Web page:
Edited by Asbytec, 03 April 2018 - 08:48 AM.


#8 sg6

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Posted 03 April 2018 - 07:48 AM

Searched for retailers in Aus and BST, or Paradigms, simply do not appear to exist in Aus.

Bit gobsmacked at the cost of eyepieces: I see that Celestron XCel LX's are around $180 to $200 (<Sirius Optics), which is around £100+ each ($150 US or more). shocked.gif shocked.gif

 

Makes a difference I suppose. As suspect that means you only buy once, too expensive to try and sell on.

At that cost I could finance a trip to Aus by having a travel bag full of BST/Paradigms, and not even a large bag. lol.gif lol.gif lol.gif

 

If as DLuders half suggests will ship to Aus and if getting them through the Australian customs is not overly difficult then I would suggest you buy from them and get them imported.

 

As an example the X-Cel LX are $75 US there and are A$200 ($154 US) to you in Aus, so half price. That is somewhat extreme. Really I just do not get it. I really do not want to look up the TV Delite cost to you, the thought scares me.

 

Looks like Astro Anarchy are fairly big, up in Brisbane. I guess you used Bintel.

 

Really cannot now suggest anything. Costs seem somewhat high and selection is a bit limited.

Maybe the Saxon Superwides at A$129, Skywatcher 58 Ultra Wides at A$79.


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#9 epee

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Posted 03 April 2018 - 08:14 AM

Egad! A 4mm Plossl has less eye-relief than a monocle!

As stated above the Celestron X-cel line, the Meade 5000 HD-60, or the Astro-Tech Paradigm Dual ED (and clones) would be a nice step-up and give you a set of EPs to carry with you as you grow in the hobby. Keep in mind, you don't need to buy every one of them (even though that's fun).

You might consider a Plossl in 32 - 36mm in order to maximize your telescope's field of view.


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#10 jring

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Posted 03 April 2018 - 08:52 AM

Hi,

 

the prices for ES 68 and 82 deg series in Australia seem not too ridiculous as compared to europe (which also has 20% VAT included). The 16mm 68 deg and the 14mm 82 deg both are 259 AUD - in Germany they're 139 EUR(222 AUD) for the 16mm and 159 EUR (254 AUD) for the 14mm.

 

Comparing with US mail order prices is a bit misleading since these are ex sales tax (and usually it doesn't apply if sold out of state). No such thing in Europe (and Australia), the tax is included in the sales price (and might be deducted if the order is from outside Europe).

 

I would recommend not to spend huge amounts on EPs specifically for this scope - maybe the 16mm ES 68 or the 14mm ES 82 and a 2x barlow. This will give the o.p. 25mm, 16/14mm, 12.5mm, 10mm, 8/7mm and 5mm and will work in other scopes too.

 

PS: regarding Saxon EPs... don't know them... but the 30mm 2" Super Wide Angle (82 degree EP) looks a lot like the Maxvision 30mm 82 deg (aka Meade 5k UWA and nonidentical twin of the 30mm ES 82)... at 369 AUD or 230 EUR that would be a great deal... just not for the o.p. with a 1.25" focuser...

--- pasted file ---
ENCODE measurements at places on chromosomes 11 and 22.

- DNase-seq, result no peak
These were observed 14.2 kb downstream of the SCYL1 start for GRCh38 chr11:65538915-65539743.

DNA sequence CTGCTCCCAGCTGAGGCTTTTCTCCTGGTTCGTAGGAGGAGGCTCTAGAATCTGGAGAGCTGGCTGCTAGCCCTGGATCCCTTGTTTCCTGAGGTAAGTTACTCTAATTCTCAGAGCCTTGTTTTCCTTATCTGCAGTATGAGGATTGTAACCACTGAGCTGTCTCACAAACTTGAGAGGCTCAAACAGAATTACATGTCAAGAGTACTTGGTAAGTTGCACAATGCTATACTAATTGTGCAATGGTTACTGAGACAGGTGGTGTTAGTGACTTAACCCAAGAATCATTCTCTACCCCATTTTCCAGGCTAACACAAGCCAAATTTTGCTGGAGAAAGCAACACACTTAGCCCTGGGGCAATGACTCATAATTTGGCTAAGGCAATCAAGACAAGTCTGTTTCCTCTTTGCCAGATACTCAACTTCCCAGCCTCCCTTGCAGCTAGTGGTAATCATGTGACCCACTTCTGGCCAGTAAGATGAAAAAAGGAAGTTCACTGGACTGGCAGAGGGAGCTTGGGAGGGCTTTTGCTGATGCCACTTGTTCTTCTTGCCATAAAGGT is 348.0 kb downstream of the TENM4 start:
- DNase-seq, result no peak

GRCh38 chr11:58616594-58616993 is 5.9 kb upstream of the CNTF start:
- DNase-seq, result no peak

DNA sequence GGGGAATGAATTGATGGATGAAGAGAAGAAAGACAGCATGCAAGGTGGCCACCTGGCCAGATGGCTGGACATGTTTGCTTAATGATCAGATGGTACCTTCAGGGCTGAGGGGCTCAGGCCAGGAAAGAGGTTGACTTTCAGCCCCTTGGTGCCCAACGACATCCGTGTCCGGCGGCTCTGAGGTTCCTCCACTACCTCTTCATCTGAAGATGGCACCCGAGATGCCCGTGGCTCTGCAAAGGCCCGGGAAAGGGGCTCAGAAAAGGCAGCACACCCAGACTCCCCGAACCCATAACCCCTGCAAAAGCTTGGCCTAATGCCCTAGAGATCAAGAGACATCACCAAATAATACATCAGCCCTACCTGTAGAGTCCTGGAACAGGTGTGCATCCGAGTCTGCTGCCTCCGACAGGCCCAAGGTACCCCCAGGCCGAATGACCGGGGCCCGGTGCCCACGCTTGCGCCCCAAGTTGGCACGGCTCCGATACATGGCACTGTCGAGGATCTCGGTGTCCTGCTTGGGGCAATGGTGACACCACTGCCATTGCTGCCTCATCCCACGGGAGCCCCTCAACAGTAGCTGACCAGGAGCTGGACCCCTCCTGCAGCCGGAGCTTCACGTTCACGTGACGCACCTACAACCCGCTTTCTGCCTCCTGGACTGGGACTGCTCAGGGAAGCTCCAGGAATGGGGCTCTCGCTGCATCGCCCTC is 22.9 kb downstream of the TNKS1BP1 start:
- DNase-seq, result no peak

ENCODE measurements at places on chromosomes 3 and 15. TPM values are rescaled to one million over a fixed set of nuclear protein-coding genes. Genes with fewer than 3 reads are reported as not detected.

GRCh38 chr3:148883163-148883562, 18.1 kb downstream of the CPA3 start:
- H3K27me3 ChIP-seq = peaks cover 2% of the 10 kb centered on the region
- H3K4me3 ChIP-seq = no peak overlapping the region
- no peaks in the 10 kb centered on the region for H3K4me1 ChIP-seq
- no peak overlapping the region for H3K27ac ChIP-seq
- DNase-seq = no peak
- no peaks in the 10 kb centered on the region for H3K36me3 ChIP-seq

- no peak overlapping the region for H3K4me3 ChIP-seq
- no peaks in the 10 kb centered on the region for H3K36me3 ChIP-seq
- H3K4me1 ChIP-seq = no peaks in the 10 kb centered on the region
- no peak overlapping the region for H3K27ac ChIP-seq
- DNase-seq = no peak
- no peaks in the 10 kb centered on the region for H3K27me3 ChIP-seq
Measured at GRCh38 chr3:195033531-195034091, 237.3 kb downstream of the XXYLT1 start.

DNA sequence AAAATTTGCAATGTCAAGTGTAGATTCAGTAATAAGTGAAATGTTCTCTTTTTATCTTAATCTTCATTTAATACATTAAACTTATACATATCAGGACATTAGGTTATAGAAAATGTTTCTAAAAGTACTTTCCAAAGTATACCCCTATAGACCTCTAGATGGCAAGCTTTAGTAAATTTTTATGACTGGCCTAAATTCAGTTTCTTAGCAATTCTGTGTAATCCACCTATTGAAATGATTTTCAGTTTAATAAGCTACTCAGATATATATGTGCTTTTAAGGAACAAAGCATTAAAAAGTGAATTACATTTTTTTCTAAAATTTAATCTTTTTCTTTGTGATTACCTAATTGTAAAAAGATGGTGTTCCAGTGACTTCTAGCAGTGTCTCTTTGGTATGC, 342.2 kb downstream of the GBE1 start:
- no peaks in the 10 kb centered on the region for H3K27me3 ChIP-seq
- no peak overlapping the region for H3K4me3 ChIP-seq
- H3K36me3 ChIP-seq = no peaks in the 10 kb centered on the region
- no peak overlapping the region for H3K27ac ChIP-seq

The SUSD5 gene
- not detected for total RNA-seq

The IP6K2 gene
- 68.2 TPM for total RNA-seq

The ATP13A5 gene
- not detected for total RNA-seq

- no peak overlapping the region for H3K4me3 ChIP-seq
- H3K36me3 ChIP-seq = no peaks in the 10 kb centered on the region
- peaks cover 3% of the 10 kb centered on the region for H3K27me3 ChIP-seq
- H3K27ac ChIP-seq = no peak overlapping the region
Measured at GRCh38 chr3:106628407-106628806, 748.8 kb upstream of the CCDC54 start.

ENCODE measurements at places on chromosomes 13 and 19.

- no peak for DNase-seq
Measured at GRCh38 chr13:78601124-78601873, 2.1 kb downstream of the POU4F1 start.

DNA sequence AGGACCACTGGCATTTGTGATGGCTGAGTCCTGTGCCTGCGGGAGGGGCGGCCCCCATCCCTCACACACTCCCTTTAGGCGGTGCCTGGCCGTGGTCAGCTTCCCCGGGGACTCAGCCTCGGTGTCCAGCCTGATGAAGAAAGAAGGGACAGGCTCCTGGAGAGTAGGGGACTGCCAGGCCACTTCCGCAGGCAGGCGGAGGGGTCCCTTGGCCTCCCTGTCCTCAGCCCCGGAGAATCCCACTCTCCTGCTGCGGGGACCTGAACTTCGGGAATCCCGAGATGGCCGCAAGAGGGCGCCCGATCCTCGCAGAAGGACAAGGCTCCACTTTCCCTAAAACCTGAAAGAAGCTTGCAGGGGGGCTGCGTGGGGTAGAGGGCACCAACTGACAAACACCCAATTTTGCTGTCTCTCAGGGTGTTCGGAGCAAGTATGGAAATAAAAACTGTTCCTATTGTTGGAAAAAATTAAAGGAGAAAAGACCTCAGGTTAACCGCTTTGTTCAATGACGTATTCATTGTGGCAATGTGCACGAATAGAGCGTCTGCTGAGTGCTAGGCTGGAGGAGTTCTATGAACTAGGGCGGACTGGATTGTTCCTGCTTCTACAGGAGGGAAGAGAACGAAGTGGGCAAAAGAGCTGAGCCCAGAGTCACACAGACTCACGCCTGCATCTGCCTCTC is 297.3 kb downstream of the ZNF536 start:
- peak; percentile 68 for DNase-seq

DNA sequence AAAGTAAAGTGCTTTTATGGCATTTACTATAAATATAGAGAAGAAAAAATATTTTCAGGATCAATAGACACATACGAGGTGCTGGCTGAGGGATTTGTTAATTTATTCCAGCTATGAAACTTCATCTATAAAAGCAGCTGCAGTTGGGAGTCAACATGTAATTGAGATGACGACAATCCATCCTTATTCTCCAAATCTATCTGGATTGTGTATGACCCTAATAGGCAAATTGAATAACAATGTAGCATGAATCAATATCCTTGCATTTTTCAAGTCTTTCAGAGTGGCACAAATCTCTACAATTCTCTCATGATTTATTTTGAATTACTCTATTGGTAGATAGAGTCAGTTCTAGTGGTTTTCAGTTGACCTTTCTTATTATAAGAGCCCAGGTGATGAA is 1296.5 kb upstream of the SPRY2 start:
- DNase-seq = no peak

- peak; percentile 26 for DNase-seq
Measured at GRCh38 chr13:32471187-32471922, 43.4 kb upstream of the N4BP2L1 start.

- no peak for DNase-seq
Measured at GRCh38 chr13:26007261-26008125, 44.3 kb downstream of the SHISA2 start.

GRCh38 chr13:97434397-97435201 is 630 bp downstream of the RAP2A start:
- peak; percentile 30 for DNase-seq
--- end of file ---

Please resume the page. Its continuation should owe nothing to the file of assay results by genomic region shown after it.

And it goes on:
Joachim



#11 Riccardo_italy

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Posted 03 April 2018 - 09:19 AM

Here my suggestion.

 

Choose something which you will use on a larger scope.

 

Good news: if your larger scope will be f5 (like many dobsons), then the same eyepieces works well in both scopes. In fact, exit pupil = eyepiece focal lenght / telescope focal lenght.

 

Ideal rule for DSO viewing: an eyepiece close to, but not below 2mm exit pupil. For an f5 scope (a 250mm-300mm dobson), this means (and this is my suggestion) an ES11mm/82°. Instead, if you plan to buy a 200mm dobson (generally f6), then choose a Baader Morpheus 12.5mm.

Add a barlow: a good one is the telecentric ES 2x.

 

That's all. At the moment, you can't buy a low power wide field eyepiece, you don't have a 2" connection and your telescope has a secondary mirror which is not big enough. The 25mm plossl will suffice for the moment. In the future, with your new scope consider an ES 28mm/68°.


Edited by Riccardo_italy, 03 April 2018 - 09:20 AM.

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#12 havasman

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Posted 03 April 2018 - 12:26 PM

Eek! Hold up a moment. Whoa! smile.gif

 

But, I'd say to heck with the 80A blue filter, Jupiter is only very blue and any enhanced contrast is very minimal for a "few weeks old newbie." Even for me, I don't use filters. Some do, some don't. You don't need them. 

waytogo.gif 

 

Welcome to the forums!

 

That's a nice telescope. I had the same scope, sold in the US (only) as an AWB OneSky. I have a full kit of eyepieces and gear, mostly for other scopes. The very best use I got from that scope was with a 2 eyepiece kit: ES68 24mm for widefield (the scope's core strength) and either ES82 6.7 or 4.7mm for high power observing with the 6.7 being a safer bet. An even better high power option is the Meade Series 5000 82o 5.5mm eyepiece but I already had the others. The 24mm will give you the widest available field at good magnification for light polluted skies and will show your southern showpiece objects really well. The high power option is good for planetary, lunar and close inspection. Add a UHC filter like the Orion Ultrablock Narrowband UHC and you have a powerful instrument.

 

BTW, I'm heading for Sydney Friday night and will do quite a bit of observing from S of the Warrumbungles.


Edited by havasman, 03 April 2018 - 12:27 PM.

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#13 Adun

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Posted 03 April 2018 - 02:30 PM

Hello mate!

AUD$500 is around $380 according to Google.